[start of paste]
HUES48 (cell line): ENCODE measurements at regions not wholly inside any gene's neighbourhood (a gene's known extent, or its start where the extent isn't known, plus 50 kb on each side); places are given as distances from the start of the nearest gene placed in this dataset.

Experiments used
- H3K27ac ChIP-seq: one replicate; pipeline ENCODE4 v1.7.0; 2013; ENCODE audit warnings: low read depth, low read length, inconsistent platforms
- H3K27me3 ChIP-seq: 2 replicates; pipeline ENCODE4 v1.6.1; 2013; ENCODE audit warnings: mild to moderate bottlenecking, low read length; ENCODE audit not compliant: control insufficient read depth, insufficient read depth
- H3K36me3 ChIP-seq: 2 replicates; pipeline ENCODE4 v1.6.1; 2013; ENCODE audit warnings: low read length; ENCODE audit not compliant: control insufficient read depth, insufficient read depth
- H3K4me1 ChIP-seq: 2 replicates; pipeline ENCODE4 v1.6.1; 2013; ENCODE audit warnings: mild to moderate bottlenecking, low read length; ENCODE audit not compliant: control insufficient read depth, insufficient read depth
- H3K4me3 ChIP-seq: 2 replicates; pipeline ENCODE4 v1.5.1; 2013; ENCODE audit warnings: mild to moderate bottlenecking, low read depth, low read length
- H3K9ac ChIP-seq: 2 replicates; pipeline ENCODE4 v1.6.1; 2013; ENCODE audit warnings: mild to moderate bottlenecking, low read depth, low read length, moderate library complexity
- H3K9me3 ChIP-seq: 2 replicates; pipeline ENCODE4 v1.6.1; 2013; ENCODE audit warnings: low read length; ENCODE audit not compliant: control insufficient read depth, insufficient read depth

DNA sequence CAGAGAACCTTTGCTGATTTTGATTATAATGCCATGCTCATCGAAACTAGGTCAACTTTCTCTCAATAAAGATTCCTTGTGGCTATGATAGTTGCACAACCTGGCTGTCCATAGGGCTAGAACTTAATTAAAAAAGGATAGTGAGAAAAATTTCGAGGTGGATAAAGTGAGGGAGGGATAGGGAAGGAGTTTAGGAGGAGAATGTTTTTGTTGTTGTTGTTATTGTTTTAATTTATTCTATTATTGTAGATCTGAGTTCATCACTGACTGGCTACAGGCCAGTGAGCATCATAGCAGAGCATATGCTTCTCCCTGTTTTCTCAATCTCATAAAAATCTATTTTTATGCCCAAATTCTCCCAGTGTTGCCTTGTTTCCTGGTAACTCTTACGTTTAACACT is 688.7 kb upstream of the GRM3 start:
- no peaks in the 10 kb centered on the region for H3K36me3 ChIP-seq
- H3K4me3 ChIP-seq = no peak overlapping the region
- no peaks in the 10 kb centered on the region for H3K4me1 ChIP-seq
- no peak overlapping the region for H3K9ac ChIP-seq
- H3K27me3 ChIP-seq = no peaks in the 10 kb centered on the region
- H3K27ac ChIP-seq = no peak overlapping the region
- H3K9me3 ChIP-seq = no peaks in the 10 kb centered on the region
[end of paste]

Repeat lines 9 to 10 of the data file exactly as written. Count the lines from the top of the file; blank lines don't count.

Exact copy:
- H3K9me3 ChIP-seq: 2 replicates; pipeline ENCODE4 v1.6.1; 2013; ENCODE audit warnings: low read length; ENCODE audit not compliant: control insufficient read depth, insufficient read depth

DNA sequence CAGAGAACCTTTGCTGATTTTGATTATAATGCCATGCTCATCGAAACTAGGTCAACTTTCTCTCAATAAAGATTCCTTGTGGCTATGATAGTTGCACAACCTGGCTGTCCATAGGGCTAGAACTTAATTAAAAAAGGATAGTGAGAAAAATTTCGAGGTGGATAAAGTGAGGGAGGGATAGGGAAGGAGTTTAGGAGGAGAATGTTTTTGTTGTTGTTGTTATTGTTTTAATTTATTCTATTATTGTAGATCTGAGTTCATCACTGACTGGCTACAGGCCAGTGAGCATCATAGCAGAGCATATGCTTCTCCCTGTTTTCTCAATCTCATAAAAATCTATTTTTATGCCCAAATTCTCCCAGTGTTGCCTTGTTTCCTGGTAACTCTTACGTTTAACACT is 688.7 kb upstream of the GRM3 start: